Blizzard Esports Champs Had A Terrible Experience During Grand Finals At Blizzcon

Blizzard Esports Champs Had A Terrible Experience During Grand Finals At Blizzcon
Credit: Warcraft Twitch

Well, Blizzard is the news again, and once again, it’s not great.

This has not been a great year for Blizzard, and it has been highlighted in the last month. Everything from the blitzchung decision, to executives in contradiction with each other, to losing sponsorship money.

Now another issue with Blizzard has been reported, and it has to do with how the game developer ran the Grand Finals for the Mythic Dungeon International (MDI.)

MDI is a Blizzard esports series that features World of Warcraft players facing off as teams in a head to head race, finding out which team can finish a dungeon quicker.

The Grand Finals took place at Blizzcon 2019, the annual gaming convention put on by Blizzard, and the conditions were less than ideal, according to the champions Method EU.

The General Manager of the esports organization Method (which Method EU represents,) Darrie, wrote a statement and posted it via Twitter:

She starts it off by stating the fact that multiple members of Method EU asked her to make a statement.

Darrie mentions the prize pool controversy (click here to read about it), specifically how MDI and the Arena World Championship (AWC) competitors, another esports tournament that took place at Blizzcon, get paid significantly less than other Blizzard esports.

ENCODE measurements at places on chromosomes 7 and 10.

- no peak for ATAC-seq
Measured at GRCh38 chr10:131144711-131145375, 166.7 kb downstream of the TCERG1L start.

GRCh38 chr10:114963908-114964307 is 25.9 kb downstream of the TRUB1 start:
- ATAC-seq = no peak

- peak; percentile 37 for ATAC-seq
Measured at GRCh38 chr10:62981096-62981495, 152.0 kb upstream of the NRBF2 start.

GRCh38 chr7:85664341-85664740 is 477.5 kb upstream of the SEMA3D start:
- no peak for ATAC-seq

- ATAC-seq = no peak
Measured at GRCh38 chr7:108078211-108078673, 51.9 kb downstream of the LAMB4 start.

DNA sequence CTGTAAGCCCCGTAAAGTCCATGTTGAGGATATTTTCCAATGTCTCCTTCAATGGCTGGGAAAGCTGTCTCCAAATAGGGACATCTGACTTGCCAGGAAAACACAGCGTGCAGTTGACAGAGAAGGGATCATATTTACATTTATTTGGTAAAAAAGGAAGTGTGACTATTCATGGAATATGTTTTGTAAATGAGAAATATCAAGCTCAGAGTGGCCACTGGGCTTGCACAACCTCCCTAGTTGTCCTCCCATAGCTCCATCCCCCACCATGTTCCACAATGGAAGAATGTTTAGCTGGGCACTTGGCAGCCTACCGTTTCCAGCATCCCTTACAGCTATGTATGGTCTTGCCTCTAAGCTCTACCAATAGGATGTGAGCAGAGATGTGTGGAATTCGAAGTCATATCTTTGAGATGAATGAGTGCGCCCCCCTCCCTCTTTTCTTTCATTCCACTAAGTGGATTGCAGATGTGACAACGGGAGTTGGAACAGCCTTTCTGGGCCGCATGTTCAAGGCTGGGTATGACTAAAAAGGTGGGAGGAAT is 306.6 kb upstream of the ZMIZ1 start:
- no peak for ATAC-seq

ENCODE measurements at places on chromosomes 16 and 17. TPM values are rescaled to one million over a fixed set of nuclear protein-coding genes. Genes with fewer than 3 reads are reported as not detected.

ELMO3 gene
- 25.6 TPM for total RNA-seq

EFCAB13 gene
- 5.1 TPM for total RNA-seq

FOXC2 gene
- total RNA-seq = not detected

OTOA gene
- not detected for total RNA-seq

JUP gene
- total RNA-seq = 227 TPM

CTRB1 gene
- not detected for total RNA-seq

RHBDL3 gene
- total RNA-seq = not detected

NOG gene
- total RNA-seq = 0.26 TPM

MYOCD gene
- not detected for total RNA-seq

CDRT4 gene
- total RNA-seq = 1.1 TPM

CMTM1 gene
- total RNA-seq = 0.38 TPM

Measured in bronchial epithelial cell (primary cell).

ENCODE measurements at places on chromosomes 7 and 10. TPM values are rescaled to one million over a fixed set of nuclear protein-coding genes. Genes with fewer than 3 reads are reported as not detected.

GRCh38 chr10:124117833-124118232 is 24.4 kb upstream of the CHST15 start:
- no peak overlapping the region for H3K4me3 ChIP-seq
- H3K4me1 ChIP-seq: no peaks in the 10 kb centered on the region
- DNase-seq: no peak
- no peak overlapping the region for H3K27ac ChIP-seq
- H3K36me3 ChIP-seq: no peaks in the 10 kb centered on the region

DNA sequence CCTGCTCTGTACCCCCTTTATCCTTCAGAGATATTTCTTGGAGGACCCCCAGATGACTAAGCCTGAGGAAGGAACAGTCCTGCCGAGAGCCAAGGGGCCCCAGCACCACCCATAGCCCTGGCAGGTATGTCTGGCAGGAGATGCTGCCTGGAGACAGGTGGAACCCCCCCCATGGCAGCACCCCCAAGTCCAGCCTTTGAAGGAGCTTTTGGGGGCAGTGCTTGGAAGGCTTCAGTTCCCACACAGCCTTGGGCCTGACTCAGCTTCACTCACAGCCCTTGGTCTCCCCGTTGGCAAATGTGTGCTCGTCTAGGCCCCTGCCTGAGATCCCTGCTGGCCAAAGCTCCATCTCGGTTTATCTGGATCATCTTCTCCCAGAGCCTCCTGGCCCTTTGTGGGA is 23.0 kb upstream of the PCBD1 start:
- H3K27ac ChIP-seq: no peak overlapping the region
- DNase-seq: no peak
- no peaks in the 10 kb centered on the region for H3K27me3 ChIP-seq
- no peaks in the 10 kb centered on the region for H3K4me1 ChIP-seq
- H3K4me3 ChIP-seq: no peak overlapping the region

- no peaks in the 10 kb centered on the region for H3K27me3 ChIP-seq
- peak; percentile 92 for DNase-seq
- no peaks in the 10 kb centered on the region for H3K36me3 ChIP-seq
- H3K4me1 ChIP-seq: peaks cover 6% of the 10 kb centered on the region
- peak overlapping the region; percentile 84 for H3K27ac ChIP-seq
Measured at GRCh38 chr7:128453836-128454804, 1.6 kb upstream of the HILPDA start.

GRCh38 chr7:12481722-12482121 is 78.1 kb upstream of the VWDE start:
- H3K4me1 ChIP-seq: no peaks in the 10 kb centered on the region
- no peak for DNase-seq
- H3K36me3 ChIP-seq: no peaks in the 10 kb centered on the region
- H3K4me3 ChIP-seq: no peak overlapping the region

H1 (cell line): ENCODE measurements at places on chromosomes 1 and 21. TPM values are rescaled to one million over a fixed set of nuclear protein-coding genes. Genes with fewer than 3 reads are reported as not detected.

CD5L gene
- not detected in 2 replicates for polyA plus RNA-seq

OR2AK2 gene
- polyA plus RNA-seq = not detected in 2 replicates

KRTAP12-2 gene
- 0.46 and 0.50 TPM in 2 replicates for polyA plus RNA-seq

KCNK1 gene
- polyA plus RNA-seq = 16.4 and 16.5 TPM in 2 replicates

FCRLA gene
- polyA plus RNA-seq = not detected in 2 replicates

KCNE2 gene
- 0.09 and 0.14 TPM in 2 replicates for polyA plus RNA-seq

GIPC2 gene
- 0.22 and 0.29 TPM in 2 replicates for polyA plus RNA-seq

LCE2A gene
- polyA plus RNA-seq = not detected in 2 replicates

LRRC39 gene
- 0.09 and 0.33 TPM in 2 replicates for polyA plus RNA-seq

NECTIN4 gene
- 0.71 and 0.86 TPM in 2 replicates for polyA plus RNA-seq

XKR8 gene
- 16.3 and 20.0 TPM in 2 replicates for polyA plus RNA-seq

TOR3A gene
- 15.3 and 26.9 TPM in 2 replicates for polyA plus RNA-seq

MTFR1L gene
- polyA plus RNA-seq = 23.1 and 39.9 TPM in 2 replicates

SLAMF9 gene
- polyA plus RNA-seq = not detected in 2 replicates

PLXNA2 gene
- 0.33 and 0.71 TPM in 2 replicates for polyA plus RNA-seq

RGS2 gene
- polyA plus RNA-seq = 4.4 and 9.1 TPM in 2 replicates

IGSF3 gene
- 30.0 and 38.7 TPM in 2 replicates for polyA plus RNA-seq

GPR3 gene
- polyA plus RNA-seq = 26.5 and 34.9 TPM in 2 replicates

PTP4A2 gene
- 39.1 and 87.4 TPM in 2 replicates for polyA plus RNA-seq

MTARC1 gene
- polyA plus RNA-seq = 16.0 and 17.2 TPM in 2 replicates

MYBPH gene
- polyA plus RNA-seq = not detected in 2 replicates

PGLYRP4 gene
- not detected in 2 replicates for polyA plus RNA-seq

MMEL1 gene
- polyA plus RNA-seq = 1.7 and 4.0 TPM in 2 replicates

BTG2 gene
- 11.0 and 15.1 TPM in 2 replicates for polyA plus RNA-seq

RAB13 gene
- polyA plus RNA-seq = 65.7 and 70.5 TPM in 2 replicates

She points to cost-cutting by Blizzard as the reason for them not contributing to the prize pool.
She then mentioned a few specific examples of what Method EU players had to deal with at the Grand Finals.

Facilities were apparently atrocious for players, as they were only granted one official practice day before the tournament, an inadequate amount of food.

Tournament competitors had to find their own computer cafes to practice at since Blizzard didn’t offer facilities, which led to rival teams practicing next to each other. She cited a few more issues, including an impractical schedule for meal vouchers.

The last issue Darrie brought up was the inability of fans to watch the opening event. The pre-matches before Blizzcon, which took place a day before the official start of the convention, were played offline and was not broadcasted for fans.

The first main issues with MDI and AWC not being streamed for viewers is the loss of sponsorship money for players as fans can’t see them compete using the sponsored apparel. Secondly, the facts that the WoW esports fans that crowdfunded the event, couldn’t even watch it the opening.
She ends her statement by listing off the accomplishments of Method this year and thanking the WoW Esports Department.

It will be interesting to see what kind of response, if any, will be made by the game developer. Blizzard Esports players will be hoping this is a wake up called for Blizzard, and that they’ll plan the logistics better next time.